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Spiral Galaxy NGC 1300
Barred Spiral Galaxy

Original larger image (41.8 MB)
Poster-sized PDF image (1.92 MB)

Image facts:

Constellation: Eridanus

Distance: 61 million light-years

Instrument: ACS/WFC

Image Filters: F435W (B), F555W (V), F814W (I), F658N (H-alpha)

Credits: NASA, ESA, and the Hubble Heritage Team (STScI/AURA)


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Bold and beautiful, NGC 1300 is a marvelous example of a barred spiral galaxy. Unlike in other spiral galaxies where the starry arms curl outward from the center of the galaxy, NGC 1300’s arms twist away from the ends of a straight bar of stars that stretches across the galaxy’s core. Observational evidence suggests that our own galaxy, the Milky Way, is a barred spiral as well.

NGC 1300’s spiral arms include blue clusters of young stars, pink clouds that are forming new stars, and dark lanes of dust. Two prominent dust lanes also cut through the galaxy’s bar, which contains mostly older, orangish stars. These dust lanes disappear into a tight spiral feature at the center of the bar. Interestingly, only galaxies with large bars appear to have such a “spiral within a spiral.” Hubble’s image of NGC 1300, taken with the Advanced Camera for Surveys, reveals finer details in these features than ever seen before.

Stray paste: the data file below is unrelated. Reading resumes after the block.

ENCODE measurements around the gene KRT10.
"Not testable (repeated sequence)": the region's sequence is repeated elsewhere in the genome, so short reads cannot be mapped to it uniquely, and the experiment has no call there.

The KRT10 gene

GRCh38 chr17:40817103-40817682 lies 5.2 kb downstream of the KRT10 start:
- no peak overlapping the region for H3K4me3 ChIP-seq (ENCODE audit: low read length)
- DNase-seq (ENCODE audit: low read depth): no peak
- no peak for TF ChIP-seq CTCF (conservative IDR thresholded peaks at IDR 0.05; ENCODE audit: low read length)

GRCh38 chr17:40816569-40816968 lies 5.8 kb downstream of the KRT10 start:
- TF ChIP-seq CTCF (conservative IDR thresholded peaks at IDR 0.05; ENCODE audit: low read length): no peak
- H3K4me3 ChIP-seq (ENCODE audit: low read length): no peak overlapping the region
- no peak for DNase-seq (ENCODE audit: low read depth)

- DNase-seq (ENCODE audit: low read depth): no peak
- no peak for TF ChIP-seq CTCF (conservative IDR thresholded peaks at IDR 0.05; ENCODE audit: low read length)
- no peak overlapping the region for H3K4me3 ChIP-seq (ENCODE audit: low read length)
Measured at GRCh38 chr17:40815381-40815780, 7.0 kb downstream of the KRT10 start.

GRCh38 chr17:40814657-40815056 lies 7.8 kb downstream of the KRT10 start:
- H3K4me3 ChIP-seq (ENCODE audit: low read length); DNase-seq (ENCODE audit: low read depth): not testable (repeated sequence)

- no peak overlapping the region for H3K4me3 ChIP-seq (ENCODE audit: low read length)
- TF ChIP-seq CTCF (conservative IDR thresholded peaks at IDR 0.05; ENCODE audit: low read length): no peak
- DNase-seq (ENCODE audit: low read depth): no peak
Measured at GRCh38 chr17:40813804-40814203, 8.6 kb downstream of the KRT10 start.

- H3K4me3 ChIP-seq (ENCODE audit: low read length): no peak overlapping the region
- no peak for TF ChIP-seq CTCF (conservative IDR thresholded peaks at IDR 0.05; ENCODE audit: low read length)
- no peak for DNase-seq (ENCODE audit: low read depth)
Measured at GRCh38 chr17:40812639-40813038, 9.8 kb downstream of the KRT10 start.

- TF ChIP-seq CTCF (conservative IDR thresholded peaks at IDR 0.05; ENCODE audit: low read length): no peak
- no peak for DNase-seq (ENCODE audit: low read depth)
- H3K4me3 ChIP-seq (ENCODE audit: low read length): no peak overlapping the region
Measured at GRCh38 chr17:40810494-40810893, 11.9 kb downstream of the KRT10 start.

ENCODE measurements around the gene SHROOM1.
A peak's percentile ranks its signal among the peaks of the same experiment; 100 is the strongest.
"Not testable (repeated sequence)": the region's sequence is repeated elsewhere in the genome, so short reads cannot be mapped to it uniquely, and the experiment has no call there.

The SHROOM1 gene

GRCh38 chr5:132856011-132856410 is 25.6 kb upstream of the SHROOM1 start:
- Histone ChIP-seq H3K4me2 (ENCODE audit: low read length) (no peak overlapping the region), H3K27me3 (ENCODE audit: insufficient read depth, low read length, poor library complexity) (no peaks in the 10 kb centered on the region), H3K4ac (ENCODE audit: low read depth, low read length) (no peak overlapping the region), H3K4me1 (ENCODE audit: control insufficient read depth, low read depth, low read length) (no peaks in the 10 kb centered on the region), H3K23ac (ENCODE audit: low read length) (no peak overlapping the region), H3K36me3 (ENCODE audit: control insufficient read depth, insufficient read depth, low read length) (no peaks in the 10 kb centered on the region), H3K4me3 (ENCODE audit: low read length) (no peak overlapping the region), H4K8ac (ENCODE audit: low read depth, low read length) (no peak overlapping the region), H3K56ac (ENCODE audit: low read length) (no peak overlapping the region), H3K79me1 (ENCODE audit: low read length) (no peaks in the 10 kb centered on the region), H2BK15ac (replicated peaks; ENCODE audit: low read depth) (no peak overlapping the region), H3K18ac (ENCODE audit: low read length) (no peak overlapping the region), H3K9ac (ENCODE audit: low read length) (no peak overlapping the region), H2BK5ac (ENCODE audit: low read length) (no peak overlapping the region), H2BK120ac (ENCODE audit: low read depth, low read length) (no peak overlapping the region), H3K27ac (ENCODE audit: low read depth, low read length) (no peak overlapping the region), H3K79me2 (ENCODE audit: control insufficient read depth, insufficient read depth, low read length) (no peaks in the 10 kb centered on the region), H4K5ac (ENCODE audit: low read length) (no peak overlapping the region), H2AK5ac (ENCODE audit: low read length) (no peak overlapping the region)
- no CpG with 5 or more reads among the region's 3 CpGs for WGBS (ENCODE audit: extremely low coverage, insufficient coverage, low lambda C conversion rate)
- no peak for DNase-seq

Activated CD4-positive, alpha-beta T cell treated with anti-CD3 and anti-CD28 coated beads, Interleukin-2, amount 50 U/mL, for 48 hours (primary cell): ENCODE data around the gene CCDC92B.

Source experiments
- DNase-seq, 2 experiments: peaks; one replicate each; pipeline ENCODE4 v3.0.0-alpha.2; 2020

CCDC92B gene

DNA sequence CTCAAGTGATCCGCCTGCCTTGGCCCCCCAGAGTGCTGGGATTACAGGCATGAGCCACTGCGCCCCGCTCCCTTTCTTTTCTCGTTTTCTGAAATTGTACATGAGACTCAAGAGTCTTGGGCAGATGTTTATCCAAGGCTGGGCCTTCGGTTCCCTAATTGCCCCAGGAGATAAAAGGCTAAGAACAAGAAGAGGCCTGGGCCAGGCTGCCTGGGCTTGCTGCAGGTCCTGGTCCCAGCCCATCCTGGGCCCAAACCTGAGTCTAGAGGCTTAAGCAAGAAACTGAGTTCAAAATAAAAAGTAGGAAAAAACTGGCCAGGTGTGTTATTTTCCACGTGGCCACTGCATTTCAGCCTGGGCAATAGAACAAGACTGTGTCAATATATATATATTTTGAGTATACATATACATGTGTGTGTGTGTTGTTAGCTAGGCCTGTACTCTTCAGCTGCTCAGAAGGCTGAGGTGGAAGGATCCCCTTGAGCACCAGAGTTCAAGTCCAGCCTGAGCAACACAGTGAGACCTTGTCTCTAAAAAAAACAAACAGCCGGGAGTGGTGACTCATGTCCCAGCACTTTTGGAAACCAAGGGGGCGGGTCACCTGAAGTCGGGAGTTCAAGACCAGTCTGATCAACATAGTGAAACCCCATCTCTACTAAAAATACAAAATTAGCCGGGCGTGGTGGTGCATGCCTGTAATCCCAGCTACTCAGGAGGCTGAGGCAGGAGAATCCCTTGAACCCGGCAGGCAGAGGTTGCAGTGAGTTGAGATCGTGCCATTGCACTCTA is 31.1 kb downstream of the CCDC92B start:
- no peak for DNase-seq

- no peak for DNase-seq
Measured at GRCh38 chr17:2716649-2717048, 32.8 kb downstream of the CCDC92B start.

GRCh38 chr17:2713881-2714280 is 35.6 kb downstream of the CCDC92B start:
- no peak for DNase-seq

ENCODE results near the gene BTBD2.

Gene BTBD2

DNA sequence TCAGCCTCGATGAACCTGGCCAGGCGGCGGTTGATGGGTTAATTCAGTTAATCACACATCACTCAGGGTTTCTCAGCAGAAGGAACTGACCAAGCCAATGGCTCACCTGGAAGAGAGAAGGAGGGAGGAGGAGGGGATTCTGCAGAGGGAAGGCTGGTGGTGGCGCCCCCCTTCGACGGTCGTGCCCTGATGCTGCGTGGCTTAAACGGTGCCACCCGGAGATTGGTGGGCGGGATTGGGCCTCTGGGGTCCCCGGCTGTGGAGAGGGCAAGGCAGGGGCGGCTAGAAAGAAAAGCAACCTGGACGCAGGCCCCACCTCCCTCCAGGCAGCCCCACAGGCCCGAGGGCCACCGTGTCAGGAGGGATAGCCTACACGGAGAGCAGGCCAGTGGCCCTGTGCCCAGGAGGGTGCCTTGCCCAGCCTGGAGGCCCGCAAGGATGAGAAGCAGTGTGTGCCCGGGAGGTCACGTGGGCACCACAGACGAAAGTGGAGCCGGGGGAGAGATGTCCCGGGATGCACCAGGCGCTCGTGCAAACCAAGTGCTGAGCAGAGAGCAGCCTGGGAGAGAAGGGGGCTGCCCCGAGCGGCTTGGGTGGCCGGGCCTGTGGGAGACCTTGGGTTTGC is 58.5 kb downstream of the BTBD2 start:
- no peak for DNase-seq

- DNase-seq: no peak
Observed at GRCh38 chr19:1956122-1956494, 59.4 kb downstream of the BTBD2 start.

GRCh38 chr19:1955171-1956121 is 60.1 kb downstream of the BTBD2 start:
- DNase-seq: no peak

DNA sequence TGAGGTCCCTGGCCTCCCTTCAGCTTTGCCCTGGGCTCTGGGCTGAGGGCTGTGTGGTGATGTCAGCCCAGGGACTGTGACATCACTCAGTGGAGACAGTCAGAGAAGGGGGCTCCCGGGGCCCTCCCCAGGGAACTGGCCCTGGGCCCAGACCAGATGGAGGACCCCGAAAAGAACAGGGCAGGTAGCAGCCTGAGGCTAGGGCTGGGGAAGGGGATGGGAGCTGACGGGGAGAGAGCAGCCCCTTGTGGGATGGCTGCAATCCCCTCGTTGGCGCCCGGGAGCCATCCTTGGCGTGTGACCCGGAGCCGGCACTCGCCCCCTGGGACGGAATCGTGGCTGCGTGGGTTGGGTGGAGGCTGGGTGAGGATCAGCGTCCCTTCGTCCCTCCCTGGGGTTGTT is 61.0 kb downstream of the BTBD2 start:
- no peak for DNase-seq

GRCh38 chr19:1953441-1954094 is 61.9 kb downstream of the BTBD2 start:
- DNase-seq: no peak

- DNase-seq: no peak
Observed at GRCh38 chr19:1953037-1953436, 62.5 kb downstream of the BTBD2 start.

Using Hubble to study more than 2,000 spiral galaxies both near and far, astronomers have learned that barred spiral galaxies are more common today than they were in the past. Led by Kartik Sheth of the Spitzer Science Center at the California Institute of Technology, the team found that 65 percent of present-day spiral galaxies have bars, but 7 billion years ago, only 20 percent of spirals had them. The researchers also noticed that the percentage of massive spiral galaxies that have bars was about the same in the past as it is today, but for low-mass spirals, more present-day galaxies have bars than the earlier ones do.

Galaxies take time to mature, so today’s galaxies are typically more developed than those from billions of years ago. Astronomers also know that larger, more massive galaxies tend to develop faster — and thus earlier — than smaller, less massive galaxies do. The findings, therefore, imply that bars are a sign of maturity among spiral galaxies.